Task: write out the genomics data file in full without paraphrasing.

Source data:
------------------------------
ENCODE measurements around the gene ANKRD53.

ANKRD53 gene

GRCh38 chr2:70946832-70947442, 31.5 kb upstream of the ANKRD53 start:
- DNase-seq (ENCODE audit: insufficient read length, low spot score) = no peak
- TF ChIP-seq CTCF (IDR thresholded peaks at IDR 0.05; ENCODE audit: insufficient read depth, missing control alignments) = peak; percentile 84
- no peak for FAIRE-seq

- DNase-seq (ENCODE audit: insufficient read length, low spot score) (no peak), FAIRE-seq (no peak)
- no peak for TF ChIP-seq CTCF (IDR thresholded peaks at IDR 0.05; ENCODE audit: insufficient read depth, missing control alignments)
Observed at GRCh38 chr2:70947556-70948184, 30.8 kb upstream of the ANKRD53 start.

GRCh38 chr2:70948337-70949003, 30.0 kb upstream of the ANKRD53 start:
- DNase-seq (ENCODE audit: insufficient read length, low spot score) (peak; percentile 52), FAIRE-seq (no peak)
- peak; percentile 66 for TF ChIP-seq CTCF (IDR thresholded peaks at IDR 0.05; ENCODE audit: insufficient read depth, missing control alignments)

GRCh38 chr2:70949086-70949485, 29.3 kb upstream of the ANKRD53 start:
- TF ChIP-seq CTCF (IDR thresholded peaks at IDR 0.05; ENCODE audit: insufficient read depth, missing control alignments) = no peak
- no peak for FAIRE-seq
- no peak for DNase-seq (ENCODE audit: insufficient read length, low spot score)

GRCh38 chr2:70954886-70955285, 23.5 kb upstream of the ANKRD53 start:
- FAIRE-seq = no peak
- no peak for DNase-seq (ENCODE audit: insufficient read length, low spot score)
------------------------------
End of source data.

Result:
ENCODE measurements around the gene ANKRD53.

ANKRD53 gene

GRCh38 chr2:70946832-70947442, 31.5 kb upstream of the ANKRD53 start:
- DNase-seq (ENCODE audit: insufficient read length, low spot score) = no peak
- TF ChIP-seq CTCF (IDR thresholded peaks at IDR 0.05; ENCODE audit: insufficient read depth, missing control alignments) = peak; percentile 84
- no peak for FAIRE-seq

- DNase-seq (ENCODE audit: insufficient read length, low spot score) (no peak), FAIRE-seq (no peak)
- no peak for TF ChIP-seq CTCF (IDR thresholded peaks at IDR 0.05; ENCODE audit: insufficient read depth, missing control alignments)
Observed at GRCh38 chr2:70947556-70948184, 30.8 kb upstream of the ANKRD53 start.

GRCh38 chr2:70948337-70949003, 30.0 kb upstream of the ANKRD53 start:
- DNase-seq (ENCODE audit: insufficient read length, low spot score) (peak; percentile 52), FAIRE-seq (no peak)
- peak; percentile 66 for TF ChIP-seq CTCF (IDR thresholded peaks at IDR 0.05; ENCODE audit: insufficient read depth, missing control alignments)

GRCh38 chr2:70949086-70949485, 29.3 kb upstream of the ANKRD53 start:
- TF ChIP-seq CTCF (IDR thresholded peaks at IDR 0.05; ENCODE audit: insufficient read depth, missing control alignments) = no peak
- no peak for FAIRE-seq
- no peak for DNase-seq (ENCODE audit: insufficient read length, low spot score)

GRCh38 chr2:70954886-70955285, 23.5 kb upstream of the ANKRD53 start:
- FAIRE-seq = no peak
- no peak for DNase-seq (ENCODE audit: insufficient read length, low spot score)